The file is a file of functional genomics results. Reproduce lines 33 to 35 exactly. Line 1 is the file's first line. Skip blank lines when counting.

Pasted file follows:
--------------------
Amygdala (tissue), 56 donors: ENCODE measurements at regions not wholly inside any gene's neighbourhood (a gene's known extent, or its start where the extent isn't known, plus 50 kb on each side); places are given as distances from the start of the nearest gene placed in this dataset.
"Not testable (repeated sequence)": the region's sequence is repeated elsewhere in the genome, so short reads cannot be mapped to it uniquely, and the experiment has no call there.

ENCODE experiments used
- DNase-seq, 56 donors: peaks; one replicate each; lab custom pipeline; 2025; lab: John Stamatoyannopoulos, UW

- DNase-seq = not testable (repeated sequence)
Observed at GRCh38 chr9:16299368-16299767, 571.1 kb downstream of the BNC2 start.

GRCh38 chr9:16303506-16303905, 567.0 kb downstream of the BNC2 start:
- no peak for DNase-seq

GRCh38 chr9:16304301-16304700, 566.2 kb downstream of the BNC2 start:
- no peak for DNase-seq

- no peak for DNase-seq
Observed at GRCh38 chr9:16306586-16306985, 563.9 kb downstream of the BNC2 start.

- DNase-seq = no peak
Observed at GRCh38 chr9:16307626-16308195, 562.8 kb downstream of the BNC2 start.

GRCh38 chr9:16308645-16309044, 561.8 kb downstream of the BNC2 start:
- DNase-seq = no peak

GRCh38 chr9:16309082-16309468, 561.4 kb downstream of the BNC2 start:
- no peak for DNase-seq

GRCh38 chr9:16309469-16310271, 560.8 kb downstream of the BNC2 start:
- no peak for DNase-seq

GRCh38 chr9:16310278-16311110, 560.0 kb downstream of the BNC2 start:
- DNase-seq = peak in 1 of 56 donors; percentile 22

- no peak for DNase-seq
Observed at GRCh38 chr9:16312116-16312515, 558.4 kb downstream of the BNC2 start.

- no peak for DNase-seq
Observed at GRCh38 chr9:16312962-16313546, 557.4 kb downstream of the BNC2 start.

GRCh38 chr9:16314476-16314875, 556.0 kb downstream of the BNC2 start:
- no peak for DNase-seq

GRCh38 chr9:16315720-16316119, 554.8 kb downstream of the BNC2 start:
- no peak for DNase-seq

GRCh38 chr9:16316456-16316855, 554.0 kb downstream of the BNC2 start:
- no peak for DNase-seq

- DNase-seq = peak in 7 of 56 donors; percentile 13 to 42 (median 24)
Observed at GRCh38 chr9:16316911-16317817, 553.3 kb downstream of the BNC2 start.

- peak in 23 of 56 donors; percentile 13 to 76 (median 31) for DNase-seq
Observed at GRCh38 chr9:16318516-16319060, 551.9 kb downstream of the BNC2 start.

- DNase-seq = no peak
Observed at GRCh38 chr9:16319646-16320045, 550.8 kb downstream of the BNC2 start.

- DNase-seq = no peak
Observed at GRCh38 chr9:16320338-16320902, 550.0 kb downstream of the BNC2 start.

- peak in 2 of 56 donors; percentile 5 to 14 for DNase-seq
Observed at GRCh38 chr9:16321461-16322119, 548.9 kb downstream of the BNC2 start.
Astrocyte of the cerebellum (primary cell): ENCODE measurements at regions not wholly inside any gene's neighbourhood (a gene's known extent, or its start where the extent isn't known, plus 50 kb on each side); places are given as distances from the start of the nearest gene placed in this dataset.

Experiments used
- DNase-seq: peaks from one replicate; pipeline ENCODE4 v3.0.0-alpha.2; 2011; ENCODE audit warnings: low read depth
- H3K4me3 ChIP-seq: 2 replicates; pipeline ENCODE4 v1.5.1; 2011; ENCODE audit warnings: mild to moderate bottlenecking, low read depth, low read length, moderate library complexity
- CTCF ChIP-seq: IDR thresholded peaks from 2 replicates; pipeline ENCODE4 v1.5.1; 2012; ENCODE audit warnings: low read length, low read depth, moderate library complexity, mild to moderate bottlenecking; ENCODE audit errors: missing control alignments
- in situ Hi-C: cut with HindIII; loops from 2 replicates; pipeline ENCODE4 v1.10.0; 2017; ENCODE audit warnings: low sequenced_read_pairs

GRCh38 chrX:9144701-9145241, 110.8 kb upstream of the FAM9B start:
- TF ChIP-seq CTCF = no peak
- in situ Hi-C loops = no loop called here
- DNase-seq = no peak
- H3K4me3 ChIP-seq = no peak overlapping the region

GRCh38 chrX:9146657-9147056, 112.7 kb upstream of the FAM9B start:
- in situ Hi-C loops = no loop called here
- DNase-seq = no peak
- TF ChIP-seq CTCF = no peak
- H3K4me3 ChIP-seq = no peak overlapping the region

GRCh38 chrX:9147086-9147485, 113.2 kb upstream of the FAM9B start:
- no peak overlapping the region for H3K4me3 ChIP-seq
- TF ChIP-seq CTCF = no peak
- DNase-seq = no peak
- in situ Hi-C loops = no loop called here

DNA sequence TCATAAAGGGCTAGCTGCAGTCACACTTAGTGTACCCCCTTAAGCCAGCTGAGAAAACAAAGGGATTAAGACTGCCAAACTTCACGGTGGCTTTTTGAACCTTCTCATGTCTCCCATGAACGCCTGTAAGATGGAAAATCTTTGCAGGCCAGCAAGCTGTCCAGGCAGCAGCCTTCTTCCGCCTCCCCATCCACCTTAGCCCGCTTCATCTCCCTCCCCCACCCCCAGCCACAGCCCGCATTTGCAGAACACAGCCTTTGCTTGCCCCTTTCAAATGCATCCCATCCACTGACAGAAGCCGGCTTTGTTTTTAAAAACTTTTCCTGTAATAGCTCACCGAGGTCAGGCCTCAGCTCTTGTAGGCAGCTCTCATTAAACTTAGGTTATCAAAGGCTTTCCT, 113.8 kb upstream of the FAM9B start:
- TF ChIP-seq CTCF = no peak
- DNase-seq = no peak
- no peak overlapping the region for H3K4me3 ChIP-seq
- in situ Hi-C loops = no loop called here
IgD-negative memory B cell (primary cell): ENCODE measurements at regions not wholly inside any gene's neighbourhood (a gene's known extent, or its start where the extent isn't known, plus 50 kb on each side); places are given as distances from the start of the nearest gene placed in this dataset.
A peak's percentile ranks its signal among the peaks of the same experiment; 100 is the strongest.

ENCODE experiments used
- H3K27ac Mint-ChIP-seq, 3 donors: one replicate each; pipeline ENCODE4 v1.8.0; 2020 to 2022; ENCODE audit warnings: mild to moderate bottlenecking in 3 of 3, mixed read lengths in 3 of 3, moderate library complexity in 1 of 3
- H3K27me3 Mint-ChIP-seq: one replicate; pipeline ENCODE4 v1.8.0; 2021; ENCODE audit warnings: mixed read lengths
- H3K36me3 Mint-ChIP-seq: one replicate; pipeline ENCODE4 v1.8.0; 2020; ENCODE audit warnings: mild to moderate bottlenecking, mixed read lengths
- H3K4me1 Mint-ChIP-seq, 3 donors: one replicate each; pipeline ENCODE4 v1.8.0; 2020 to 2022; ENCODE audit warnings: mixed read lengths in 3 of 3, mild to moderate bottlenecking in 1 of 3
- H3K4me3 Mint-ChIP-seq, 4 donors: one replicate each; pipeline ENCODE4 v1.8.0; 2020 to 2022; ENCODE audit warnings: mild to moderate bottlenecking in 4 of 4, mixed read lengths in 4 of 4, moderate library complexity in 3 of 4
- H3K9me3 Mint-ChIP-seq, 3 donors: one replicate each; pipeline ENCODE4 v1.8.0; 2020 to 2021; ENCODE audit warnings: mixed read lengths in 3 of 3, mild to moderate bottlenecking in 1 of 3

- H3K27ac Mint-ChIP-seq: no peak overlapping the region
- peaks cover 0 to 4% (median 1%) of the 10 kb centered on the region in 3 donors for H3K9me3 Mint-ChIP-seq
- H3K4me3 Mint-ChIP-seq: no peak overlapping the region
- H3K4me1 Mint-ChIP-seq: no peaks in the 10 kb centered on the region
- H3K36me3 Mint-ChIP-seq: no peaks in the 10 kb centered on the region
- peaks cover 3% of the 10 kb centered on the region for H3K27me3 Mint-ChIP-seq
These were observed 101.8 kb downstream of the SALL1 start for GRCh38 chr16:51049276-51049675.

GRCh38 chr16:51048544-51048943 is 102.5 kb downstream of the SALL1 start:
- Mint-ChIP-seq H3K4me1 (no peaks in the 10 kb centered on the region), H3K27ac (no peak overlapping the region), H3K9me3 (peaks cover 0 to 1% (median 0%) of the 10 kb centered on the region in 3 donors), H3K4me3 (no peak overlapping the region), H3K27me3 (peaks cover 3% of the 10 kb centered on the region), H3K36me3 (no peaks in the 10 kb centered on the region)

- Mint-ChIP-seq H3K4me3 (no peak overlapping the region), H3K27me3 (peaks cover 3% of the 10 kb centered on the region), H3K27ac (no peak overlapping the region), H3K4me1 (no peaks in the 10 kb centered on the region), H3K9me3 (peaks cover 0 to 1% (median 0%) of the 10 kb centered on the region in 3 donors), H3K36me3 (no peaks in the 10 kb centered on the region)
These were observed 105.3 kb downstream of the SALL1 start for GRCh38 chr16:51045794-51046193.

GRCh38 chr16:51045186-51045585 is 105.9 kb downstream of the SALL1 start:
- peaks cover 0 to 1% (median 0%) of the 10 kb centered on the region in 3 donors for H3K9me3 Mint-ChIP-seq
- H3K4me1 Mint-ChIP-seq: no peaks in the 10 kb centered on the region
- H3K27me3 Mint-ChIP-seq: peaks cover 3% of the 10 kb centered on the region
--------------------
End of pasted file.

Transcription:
- DNase-seq = peak in 7 of 56 donors; percentile 13 to 42 (median 24)
Observed at GRCh38 chr9:16316911-16317817, 553.3 kb downstream of the BNC2 start.

- peak in 23 of 56 donors; percentile 13 to 76 (median 31) for DNase-seq